xt7zpc2t7n47 https://exploreuk.uky.edu/dips/xt7zpc2t7n47/data/mets.xml The Kentucky Kernel Kentucky -- Lexington The Kentucky Kernel 1977-07-07 Earlier Titles: Idea of University of Kentucky, The State College Cadet newspapers  English   Contact the Special Collections Research Center for information regarding rights and use of this collection. The Kentucky Kernel  The Kentucky Kernel, July 07, 1977 text The Kentucky Kernel, July 07, 1977 1977 1977-07-07 2020 true xt7zpc2t7n47 section xt7zpc2t7n47  

Vol. LXIX. No. 4
July 7. 1977


Consider the campaign for mandatory
retirement. It is mounted to show you the
way to the sunset. Society forces you into
retirement early and urges you into soft
rockers. It suggests the most active in-
terest of your retired years is TV, napping
or reminicing. For wild days there’s

andatory retirement and bowling
Mhave a lot in common: almost

everyone plays, but both are
terribly boring.

Seldom do college-age people think
about retirement. It’s too far removed for
our attention. We can’t picture ourselves
killing time (about 14 years) in a rocking
chair, sometimes staring into space and
always thinking about the past.

Just wait. You’ll get your chance in
about 45 years if society and life ex-
pectancy do not progress.

by Joe Kemp
Managing Editor


an independent'student newspaper


‘ "5;"
W 3"“

Univejrsity of Kentucky
Lexingtort‘, Kentucky






-$'even J. Scholar

To keep your confusion at a minimum,
neither retirement benefits nor the sanc-
tity of UK’s 12-yesr-old formal system will
be explained here. If terms like “vesting
period” and “fixed annuity” are what
you’re interested in, read elsewhere.

Rather, it is the chronological age of 65
that is of major concern.

This country runs on the premise that
when you reach 65, then it’s time you
gracefully step aside and let someone
younger take over.

It’s true that three bills designed to
outlaw mandatory retirement are now
before Congress. And President Jimmy
Carter has indicated he would support any
one of the proposals, but don’t expect
sanity in this area to arrive soon.

To a great degree, UK has successfully
imposed the neat orderliness of forced
retirement on other’s lives.

Continued on page 12



‘ ""41 iafiwfigulw‘ng nor: ‘1 v r




Conflicting views for the road to recovery

Editor's note: This is the
second in a series examining
the abuse of alcohol in
Fayette County. It contains
the writer‘s views and

Kernel Staff Writer

Defining alcoholism is a
problem that continues to

face the medical and
psychological professions
What exactly is
alcoholism? Is it a drug
addiction? A physiological
disease? Mental illness?

lack of a sense of will? An
extreme allergy to a toxic
substance? Or an un-
conscious self-destructive

Alcoholics Anonymous
\AA) maintains that

alcoholism is an incurable
illness that is progressive in
nature. While they believe
that alcdiolism is fatal if
allowed to run its course, it
can be controlled through

By the time many
alcoholics reach treatment.
they perceive themselves as
failures. This outlook is
reinforced by their repeated
failure to handle the drug
(alcohol) in a socially ac-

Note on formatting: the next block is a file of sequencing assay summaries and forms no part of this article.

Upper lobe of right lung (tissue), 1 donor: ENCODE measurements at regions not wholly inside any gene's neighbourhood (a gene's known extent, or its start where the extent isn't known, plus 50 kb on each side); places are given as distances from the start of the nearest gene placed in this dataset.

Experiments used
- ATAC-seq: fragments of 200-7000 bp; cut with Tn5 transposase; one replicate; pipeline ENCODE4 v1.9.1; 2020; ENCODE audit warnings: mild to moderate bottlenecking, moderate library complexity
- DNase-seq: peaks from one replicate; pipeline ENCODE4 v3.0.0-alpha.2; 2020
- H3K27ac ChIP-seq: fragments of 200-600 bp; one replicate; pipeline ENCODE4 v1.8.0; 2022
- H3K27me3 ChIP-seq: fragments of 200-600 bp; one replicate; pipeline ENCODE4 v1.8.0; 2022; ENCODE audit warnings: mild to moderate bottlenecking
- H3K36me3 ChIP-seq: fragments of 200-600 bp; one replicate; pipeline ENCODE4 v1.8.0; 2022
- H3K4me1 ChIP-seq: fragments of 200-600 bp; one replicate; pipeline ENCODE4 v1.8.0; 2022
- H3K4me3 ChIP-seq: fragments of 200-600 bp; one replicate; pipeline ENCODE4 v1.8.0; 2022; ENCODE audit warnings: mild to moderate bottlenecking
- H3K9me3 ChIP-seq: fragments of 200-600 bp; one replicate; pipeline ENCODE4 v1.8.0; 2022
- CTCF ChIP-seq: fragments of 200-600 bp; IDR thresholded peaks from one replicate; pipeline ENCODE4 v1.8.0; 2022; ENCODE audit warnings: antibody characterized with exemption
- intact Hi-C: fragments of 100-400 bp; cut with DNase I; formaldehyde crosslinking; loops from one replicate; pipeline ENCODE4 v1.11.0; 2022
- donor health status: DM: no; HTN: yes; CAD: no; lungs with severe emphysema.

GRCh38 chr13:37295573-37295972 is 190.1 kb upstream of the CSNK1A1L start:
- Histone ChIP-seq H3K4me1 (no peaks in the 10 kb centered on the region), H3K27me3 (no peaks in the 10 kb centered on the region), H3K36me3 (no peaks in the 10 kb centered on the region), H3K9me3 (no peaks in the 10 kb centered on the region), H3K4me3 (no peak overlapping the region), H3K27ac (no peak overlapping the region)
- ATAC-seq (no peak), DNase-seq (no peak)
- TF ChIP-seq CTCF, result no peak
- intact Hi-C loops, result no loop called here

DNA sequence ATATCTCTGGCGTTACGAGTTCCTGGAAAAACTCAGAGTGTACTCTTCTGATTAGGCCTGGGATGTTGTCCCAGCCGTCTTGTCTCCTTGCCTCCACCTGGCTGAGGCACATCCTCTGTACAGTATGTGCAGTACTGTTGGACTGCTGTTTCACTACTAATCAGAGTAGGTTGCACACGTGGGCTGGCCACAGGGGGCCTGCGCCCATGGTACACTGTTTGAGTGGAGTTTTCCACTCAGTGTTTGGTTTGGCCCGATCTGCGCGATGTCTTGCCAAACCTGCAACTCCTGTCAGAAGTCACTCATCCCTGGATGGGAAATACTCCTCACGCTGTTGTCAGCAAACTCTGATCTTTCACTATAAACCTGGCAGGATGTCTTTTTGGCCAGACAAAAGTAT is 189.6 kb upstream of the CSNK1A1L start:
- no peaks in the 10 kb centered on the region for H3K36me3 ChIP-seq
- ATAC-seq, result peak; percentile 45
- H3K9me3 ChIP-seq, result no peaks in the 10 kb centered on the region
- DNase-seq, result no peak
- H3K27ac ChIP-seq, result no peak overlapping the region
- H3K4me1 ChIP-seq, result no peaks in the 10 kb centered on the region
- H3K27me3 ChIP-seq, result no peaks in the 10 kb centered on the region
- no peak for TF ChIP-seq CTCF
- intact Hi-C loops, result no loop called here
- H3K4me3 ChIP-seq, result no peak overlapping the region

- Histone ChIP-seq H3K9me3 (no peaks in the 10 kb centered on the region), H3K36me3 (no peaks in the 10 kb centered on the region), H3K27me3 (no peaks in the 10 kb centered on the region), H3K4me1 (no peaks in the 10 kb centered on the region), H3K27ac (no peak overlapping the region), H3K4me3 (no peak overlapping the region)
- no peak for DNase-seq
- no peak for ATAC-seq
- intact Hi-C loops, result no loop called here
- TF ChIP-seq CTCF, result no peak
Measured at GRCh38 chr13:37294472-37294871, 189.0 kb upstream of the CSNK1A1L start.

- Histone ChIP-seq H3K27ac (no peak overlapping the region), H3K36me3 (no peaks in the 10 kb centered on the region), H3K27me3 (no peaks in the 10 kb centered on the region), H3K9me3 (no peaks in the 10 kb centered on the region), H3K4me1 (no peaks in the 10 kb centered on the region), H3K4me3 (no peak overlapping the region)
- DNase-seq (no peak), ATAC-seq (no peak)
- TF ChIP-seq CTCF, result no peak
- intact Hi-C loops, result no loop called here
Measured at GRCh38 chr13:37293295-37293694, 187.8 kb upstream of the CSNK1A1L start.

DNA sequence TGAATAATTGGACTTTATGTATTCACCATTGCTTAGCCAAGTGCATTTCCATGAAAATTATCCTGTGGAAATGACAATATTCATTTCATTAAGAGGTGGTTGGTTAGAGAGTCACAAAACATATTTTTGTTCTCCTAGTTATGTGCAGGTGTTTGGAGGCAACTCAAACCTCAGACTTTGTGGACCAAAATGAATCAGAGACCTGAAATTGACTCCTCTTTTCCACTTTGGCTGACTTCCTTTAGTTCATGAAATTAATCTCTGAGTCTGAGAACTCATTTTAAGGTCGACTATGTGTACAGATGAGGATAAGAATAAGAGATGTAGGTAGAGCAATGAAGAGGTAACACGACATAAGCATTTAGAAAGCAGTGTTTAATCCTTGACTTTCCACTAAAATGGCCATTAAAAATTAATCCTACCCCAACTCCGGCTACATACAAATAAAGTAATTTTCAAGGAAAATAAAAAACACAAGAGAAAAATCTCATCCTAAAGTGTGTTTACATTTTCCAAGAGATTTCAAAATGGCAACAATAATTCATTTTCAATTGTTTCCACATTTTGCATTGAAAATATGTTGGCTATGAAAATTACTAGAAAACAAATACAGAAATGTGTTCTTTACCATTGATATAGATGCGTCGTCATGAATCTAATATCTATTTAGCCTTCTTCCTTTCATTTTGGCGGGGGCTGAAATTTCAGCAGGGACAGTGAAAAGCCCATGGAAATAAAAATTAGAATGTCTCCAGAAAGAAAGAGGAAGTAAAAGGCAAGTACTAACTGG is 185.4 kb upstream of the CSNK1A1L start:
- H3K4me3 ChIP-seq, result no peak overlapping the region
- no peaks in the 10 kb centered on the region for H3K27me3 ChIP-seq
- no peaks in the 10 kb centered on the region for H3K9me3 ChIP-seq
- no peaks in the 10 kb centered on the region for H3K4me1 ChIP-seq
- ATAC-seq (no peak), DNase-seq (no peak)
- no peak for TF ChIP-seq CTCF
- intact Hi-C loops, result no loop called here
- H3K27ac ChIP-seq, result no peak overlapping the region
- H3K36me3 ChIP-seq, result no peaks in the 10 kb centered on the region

cepted manner.

To join AA an alcoholic
must conform to this creed.
Alcoholics are not offered the
hope that they may be cured
since AA believes that “once
an alcoholic. always an

Only through total ab-
stinence can an alcoholic
hope to stave off the
destructive and fatal effects
of the drug. AA maintains.

Sonny Dunlap. ad-
ministrator of the three half-
way houses in Lexington
operated by the Volunteers of
America, thinks that society
is partly to blame for alcohol

“Society sends out at least
two conflicting signals
regarding alcohol.” he says.
“One is that alcohol is nasty,
dirty and sinful. The second is
that the use of alcohol is a
symbol of masculinity,
sophistication and sexual

“Look at all the advertising
for alcohd. It doesn‘t say
anything about being good or
bad for you, but stresses
sexual themes. We seem to
want our people to drink, but
then when they become
dependent, we want to
discard them."

Dunlap has experienced the
alcoholism route first-hand
but has remained sober for
seven years.

To educate the country
about the seriousness of
alcoholism, Dunlap said he
feels it requires a great many
more alcoholics to become
sober and to willingly speak
publicly about their ex—
periences, as he does.

Dr. Claude Steiner ex-
presses a conflicting view
with the traditional AA creed.

In his book. Games
Alcoholics Play. Steiner
argues that alcoholism is
neither incurable nor a
disease because this would
promote illness and
chronicity rather than
generating cures.

This theory is called a
“decision theory," based on
the assumption that some
people make conscious
decisions in childhood which
influence or make predic—
table the rest of their lives.
Such people have “scripts"
they act out which may in-
volve life plans such as
becoming an alcoholic,
committing suicide or

Editor llICIlel
Mario Mitchell

Managing Editor
J 00 Kemp

Am Editor
Nancy Debt

(hie! Photographer
StevenJ. Schuler

Jennifer Greer
Ken Kagan




homicide. going crazy or
never achieving any success.
Because scripts are based on
comcious decisions rather
than on tissue changes like a
disease, they can be revoked
or "undecided" by similarly
willed decisions.

The difference between
these two theories involve the
alcoholic‘s ability to exert his